Justice Scalia on the Constitution, privacy, and criminality

By Kristopher A. Nelson
in April 2016

200 words / 1 min.
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Justice Scalia once noted that “the Constitution sometimes insulates the criminality of a few in order to protect the privacy of us all.”

Note: this post is from 2016. Evaluate with care and in light of later events.

A nice little “inkling” from the Indigo Book, a public-domain implementation of U.S. legal citation standards (of note: the Indigo Book emerged despite threats from the Harvard Law Review, publishers of that other standard work on the topic):

Justice Scalia once noted that “the Constitution sometimes
insulates the criminality of a few in order to protect the privacy of us all,” Arizona v. Hicks, 480 U.S. 321, 329 (1987); see also Maryland v. King, 133 S. Ct. 1958, 1989 (2013) (Scalia, J., dissenting) (“Solving unsolved crimes is a noble objective, but it occupies a lower place in the American pantheon of noble objectives than the protection of our people from suspicionless law-enforcement searches.”), and later applied that principle to limit police use of thermal imaging technology, see Kyllo v. United States, 389 U.S. 27 (2001); cf. United States v. Jones, 132 S. Ct. 945 (2012) (invalidating use of a GPS tracking device for long-term surveillance).1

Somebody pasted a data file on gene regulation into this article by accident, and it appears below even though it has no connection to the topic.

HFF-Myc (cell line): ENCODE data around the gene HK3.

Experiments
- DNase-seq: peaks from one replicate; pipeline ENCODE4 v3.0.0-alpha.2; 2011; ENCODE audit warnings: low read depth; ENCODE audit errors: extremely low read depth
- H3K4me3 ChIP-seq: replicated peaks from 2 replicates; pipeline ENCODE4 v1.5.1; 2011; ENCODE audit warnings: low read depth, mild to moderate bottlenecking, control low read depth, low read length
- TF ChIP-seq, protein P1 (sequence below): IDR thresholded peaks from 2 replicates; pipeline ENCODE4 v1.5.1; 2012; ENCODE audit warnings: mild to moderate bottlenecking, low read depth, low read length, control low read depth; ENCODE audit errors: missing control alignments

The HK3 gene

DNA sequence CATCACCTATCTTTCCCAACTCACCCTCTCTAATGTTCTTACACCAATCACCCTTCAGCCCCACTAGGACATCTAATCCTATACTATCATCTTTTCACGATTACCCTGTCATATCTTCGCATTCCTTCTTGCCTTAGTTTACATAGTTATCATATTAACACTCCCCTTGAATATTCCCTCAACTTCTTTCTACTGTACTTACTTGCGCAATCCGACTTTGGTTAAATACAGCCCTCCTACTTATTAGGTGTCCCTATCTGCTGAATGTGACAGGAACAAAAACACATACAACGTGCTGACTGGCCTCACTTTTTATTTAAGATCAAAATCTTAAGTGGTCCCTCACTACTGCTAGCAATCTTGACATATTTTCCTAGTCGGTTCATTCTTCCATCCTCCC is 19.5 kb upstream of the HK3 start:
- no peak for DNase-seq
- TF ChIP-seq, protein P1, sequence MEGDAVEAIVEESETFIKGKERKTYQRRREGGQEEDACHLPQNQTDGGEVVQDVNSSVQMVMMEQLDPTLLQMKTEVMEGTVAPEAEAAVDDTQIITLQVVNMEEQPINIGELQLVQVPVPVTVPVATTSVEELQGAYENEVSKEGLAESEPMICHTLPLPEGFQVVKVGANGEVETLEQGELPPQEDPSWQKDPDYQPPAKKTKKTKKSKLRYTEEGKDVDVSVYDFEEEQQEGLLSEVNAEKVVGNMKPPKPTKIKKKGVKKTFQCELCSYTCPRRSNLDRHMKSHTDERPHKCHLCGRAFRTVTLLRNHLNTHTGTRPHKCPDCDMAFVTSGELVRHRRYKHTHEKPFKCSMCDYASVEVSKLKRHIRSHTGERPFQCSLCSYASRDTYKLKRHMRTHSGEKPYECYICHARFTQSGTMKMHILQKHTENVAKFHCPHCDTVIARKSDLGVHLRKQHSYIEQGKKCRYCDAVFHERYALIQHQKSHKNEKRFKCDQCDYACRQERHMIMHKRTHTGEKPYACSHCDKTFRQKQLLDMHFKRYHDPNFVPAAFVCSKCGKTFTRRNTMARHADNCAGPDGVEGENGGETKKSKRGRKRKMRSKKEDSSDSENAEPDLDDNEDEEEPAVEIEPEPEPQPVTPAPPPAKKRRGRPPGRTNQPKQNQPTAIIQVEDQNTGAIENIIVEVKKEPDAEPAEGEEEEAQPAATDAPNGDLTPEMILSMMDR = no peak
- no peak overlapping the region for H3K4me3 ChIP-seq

I enjoy finding little gems like this in potentially dry reference works, and congratulate the team behind the Indigo Book.


  1. Sprigman et al., The Indigo Book: A Manual of Legal Citation, Public Resource (2016). 

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